Marla R. Stevens

No more wire wicks, ever!!!

Filed By Marla R. Stevens | February 02, 2006 11:09 AM | comments

Filed in: Politics, The Movement
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The next whiny ChristoNazi who fusses about how oppressed they are better hope I'm not packing a hatchet, a machete, and a pistol and heading into their church/culture war HQ asking if it's an AmTaliban hangout as I'm downing a cup of coffee hour courage...

I'm so sick of candlelit vigils, I could scream!

-- Marla

Police investigate attack at New Bedford gay bar [with additional info from Phil, the bartender]
By Ray Henry, Associated Press Writer | February 2, 2006

NEW BEDFORD, Mass. --Police were searching for an 18-year-old New Bedford man who allegedly attacked patrons of a gay bar early Thursday with a handgun and a hatchet, wounding at least three people in an apparent hate crime.

The man walked into Puzzles Lounge in the city's North End around midnight, armed with a handgun and "some sort of cutting instrument," according to New Bedford Police Capt. Richard Spirlet. [NOTE: According to Phillip, the bartender who, before starting work there, had been a patron himself for about 5 years, there were two cutting instruments -- the one he used against several patrons was a hatchet and another, a machete, was found where he'd dropped it during a struggle before firing a gun first execution style into his first hatchet victim then at others who were down from injuries, then at another patron exiting the bathroom, then indiscriminately into groups of patrons nearby as the bartender helped ones at the other end of the bar exit out a door to that side.]

The suspect was identified as Jacob D. Robida, 18, of New Bedford. Spirlet said the incident was being treated as a hate crime.

The bartender, who asked to be identified only by his first name, Phillip, because of concerns about his safety while the attacker was being sought, told The Associated Press that the man ordered a drink and asked if Puzzles was a gay bar. [NOTE: Phillip said his eyes were cold -- that he seemed at once emotionless and menacing. Phillip carded him, saying that, as it was Robida's first time in the bar and that Phil didn't know him, he had to ask for ID, and Robida produced one that showed he was born in 1982, which would have made him 23 years old. Phil said he was suspicious that Robida was younger than that but, lacking proof and concerned that he was odd, thought it best to serve him. Phil didn't know if he was asking about the type of bar because he was a potential basher or because he wanted to make sure he was in the right place. It's a smaller area bar with a mixed sex clientele who are often very close friends and thus physically warm with each other, so that wouldn't have been an unusual question. He thought, though, due to the dead coldness in the man's gaze, that it was more likely that he was in there for trouble and thus worth keeping a close eye on.]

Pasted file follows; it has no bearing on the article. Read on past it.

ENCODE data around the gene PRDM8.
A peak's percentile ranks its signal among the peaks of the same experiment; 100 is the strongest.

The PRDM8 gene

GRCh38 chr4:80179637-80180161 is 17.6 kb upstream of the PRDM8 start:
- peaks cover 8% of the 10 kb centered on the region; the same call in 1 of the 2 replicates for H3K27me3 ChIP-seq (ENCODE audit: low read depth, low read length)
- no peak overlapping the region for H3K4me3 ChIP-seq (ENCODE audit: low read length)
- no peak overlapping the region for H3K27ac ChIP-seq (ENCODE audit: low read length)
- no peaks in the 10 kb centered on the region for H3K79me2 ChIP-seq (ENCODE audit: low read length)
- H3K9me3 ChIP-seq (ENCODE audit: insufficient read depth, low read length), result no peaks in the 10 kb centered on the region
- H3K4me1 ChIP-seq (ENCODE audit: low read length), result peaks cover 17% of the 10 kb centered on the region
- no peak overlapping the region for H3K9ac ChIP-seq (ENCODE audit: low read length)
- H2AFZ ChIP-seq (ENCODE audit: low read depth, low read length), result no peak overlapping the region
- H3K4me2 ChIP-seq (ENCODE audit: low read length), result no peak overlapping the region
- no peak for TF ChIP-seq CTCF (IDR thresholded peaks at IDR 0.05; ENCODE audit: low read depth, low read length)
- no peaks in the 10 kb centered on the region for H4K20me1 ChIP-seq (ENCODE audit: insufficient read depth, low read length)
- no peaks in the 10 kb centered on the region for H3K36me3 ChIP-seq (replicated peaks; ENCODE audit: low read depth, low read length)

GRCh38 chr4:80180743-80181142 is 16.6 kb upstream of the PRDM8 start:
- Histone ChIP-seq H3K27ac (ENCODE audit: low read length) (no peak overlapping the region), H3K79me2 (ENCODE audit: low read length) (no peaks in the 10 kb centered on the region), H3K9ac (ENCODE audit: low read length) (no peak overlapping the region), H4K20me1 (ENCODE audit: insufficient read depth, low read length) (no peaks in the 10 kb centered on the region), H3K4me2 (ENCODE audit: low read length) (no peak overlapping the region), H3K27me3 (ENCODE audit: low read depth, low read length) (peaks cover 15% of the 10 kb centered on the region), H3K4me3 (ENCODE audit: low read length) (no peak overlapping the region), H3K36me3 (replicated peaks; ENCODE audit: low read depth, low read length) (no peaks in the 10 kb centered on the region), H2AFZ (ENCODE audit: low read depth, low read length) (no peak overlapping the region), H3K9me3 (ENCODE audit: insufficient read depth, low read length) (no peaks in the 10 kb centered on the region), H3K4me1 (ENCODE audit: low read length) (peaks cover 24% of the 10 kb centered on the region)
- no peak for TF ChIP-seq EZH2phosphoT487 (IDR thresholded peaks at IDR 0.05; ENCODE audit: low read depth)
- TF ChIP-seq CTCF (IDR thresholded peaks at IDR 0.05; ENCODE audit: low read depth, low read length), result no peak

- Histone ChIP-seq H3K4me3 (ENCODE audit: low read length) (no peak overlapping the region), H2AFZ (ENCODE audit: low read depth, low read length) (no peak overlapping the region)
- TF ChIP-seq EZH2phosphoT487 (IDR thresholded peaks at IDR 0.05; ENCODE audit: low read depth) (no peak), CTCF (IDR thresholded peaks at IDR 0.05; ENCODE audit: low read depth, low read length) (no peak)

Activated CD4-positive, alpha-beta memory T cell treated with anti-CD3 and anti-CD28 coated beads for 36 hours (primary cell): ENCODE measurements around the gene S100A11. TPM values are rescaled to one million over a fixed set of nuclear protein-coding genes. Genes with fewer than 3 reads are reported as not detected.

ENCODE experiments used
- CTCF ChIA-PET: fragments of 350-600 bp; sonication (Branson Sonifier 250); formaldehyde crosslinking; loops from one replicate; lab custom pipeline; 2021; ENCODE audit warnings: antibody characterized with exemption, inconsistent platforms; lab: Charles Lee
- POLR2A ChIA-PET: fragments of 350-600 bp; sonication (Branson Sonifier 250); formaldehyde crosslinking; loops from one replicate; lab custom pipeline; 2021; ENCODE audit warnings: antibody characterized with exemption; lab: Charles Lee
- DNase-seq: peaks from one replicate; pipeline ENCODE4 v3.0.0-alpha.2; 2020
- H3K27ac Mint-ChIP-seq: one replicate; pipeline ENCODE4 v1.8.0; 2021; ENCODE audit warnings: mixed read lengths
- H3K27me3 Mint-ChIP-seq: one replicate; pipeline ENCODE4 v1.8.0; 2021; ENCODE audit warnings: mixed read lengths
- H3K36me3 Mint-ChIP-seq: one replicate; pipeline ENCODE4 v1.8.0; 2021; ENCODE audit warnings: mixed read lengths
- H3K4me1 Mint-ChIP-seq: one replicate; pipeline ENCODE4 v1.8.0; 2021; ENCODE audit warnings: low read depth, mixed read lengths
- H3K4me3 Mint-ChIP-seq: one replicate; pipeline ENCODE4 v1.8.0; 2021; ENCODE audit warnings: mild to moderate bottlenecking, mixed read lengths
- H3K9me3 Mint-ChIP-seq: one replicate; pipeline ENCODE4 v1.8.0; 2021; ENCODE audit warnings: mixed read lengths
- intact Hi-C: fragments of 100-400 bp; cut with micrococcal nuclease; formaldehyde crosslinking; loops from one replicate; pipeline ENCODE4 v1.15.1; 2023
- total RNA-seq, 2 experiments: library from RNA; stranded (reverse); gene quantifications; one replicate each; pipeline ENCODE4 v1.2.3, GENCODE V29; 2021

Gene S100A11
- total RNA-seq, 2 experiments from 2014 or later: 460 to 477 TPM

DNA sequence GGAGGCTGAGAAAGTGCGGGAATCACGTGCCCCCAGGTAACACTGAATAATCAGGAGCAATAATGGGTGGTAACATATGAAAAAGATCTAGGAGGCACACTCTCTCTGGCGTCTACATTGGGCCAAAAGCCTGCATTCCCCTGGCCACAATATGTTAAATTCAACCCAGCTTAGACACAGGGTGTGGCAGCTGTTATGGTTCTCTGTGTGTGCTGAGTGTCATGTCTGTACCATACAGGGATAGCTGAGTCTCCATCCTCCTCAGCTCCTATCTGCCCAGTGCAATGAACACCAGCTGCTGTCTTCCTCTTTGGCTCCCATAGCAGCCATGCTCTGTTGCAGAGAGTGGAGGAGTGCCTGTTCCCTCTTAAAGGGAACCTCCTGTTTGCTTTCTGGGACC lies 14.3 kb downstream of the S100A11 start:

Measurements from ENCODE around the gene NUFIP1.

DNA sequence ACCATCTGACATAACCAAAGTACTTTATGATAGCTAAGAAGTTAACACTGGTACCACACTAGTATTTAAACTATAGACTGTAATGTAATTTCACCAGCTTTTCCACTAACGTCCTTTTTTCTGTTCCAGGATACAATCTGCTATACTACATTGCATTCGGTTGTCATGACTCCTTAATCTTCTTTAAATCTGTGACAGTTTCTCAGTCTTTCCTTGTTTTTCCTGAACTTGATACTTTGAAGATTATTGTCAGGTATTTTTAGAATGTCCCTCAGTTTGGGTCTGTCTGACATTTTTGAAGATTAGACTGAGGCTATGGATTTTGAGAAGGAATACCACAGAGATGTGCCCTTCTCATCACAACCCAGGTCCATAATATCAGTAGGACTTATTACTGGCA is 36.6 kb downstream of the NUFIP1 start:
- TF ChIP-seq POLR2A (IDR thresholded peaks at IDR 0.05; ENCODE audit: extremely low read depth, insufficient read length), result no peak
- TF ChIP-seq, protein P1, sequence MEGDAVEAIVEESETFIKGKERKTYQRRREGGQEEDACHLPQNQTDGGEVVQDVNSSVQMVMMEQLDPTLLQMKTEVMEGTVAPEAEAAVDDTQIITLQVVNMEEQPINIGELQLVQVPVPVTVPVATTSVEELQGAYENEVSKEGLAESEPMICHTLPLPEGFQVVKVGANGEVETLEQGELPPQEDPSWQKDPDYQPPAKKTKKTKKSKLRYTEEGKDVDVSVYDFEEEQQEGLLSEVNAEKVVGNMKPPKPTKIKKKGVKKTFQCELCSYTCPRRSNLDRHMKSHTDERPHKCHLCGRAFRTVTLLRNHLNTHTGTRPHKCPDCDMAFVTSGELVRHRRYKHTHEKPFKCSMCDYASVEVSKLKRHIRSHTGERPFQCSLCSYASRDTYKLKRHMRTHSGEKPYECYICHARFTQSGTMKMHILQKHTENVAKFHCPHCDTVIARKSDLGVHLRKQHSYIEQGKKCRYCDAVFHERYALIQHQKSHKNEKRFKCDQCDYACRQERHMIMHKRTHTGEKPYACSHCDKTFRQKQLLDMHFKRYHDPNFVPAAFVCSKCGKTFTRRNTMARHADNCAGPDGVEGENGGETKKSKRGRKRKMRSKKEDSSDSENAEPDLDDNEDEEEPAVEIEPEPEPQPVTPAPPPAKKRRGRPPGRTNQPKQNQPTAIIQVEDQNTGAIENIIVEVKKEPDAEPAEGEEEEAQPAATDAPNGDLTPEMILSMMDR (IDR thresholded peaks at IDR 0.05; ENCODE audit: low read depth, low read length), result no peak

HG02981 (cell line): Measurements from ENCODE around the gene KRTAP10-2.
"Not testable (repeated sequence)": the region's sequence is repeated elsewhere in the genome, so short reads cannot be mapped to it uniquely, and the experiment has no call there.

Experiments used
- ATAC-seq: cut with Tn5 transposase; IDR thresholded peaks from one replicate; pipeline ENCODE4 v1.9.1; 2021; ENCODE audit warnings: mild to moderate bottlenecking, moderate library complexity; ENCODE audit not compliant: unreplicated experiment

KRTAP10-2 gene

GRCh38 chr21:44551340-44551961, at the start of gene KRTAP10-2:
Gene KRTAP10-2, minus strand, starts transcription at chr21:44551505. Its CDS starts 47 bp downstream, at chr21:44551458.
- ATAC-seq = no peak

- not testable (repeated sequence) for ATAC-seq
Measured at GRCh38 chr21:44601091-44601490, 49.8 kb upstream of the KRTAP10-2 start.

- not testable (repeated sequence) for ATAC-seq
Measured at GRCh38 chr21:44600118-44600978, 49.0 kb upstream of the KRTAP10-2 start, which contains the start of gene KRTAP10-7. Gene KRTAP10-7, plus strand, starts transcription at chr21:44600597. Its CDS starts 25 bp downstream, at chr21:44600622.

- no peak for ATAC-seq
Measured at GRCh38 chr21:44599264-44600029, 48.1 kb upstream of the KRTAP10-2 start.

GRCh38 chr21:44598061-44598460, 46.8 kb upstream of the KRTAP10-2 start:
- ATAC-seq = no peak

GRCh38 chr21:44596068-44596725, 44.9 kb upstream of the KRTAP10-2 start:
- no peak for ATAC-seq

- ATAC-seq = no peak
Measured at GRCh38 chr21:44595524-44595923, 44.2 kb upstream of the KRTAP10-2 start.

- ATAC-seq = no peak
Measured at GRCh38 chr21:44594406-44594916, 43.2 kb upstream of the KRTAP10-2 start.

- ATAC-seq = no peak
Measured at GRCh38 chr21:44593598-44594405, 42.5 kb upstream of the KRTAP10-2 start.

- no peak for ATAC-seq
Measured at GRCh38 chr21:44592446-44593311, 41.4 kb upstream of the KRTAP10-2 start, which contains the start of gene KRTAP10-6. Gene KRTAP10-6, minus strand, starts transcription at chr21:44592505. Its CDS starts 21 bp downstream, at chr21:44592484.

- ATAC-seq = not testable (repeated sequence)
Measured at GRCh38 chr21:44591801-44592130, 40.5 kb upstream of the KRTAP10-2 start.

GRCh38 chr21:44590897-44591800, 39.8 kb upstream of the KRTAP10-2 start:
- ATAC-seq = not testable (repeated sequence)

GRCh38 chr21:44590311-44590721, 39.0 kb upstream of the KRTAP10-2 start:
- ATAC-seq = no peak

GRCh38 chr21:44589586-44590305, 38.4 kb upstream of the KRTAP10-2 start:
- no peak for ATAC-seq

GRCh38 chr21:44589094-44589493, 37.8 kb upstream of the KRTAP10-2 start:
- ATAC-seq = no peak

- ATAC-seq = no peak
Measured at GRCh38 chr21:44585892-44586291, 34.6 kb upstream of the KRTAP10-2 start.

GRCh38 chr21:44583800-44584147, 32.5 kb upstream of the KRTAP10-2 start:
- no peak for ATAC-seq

He was told it was, then finished his drink and ordered another, Phillip said. He walked to the back of the bar where two men were playing pool.

He shoved one of the men to the ground [NOTE: from the rear after the guy turned his back on him to play the game], according to Phillip, then pulled a hatchet from his hooded sweatshirt and began swinging it at the man's head, cutting him [NOTE: badly, as the man went down]. The second pool player intervened, swinging at the assailant with his pool cue, but the man fended him off, the bartender said. [NOTE: Phil said that the attacker took the pool cue from the man trying to use it to save his game partner and began using it to beat the partner, then others who came to their aid, including Phil himself, who is still feeling the effects of one particularly intense blow to the lower part of his body.]

Several other patrons tried to stop him, and at some point the man was tackled to the ground and the hatchet flew across the floor, Phillip said. He then pulled out a handgun and shot the two pool players, according to the bartender. He fired a bullet at a patron who was leaving the bathroom, hitting him in the chest.

"He was shooting at everyone," Phillip said.

Some patrons left through the front door while the altercation was taking place at the rear of the bar.

The attacker then shoved the bartender before leaving the building and running up the street, Phillip said. Moments later, the police arrived.